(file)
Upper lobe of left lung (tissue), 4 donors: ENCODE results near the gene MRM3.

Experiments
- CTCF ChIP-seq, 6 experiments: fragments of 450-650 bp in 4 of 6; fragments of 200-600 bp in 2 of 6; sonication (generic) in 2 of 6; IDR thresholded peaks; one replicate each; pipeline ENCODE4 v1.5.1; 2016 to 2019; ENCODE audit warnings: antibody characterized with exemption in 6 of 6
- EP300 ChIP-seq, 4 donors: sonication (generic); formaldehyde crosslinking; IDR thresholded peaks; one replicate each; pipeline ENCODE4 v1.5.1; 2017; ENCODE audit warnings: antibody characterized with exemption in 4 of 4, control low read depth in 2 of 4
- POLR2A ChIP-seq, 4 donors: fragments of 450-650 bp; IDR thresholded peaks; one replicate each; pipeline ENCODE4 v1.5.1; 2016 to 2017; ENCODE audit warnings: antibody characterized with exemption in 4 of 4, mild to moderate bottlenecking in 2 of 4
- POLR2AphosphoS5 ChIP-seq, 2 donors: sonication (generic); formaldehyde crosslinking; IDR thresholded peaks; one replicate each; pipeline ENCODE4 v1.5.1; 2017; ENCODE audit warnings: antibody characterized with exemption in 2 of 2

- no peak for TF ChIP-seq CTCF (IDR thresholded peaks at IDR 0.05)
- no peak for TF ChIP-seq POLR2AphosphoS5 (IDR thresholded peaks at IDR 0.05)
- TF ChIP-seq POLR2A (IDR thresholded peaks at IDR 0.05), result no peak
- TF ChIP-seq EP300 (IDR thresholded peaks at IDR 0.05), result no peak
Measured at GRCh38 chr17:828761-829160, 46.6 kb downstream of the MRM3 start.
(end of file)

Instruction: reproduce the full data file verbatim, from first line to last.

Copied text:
Upper lobe of left lung (tissue), 4 donors: ENCODE results near the gene MRM3.

Experiments
- CTCF ChIP-seq, 6 experiments: fragments of 450-650 bp in 4 of 6; fragments of 200-600 bp in 2 of 6; sonication (generic) in 2 of 6; IDR thresholded peaks; one replicate each; pipeline ENCODE4 v1.5.1; 2016 to 2019; ENCODE audit warnings: antibody characterized with exemption in 6 of 6
- EP300 ChIP-seq, 4 donors: sonication (generic); formaldehyde crosslinking; IDR thresholded peaks; one replicate each; pipeline ENCODE4 v1.5.1; 2017; ENCODE audit warnings: antibody characterized with exemption in 4 of 4, control low read depth in 2 of 4
- POLR2A ChIP-seq, 4 donors: fragments of 450-650 bp; IDR thresholded peaks; one replicate each; pipeline ENCODE4 v1.5.1; 2016 to 2017; ENCODE audit warnings: antibody characterized with exemption in 4 of 4, mild to moderate bottlenecking in 2 of 4
- POLR2AphosphoS5 ChIP-seq, 2 donors: sonication (generic); formaldehyde crosslinking; IDR thresholded peaks; one replicate each; pipeline ENCODE4 v1.5.1; 2017; ENCODE audit warnings: antibody characterized with exemption in 2 of 2

- no peak for TF ChIP-seq CTCF (IDR thresholded peaks at IDR 0.05)
- no peak for TF ChIP-seq POLR2AphosphoS5 (IDR thresholded peaks at IDR 0.05)
- TF ChIP-seq POLR2A (IDR thresholded peaks at IDR 0.05), result no peak
- TF ChIP-seq EP300 (IDR thresholded peaks at IDR 0.05), result no peak
Measured at GRCh38 chr17:828761-829160, 46.6 kb downstream of the MRM3 start.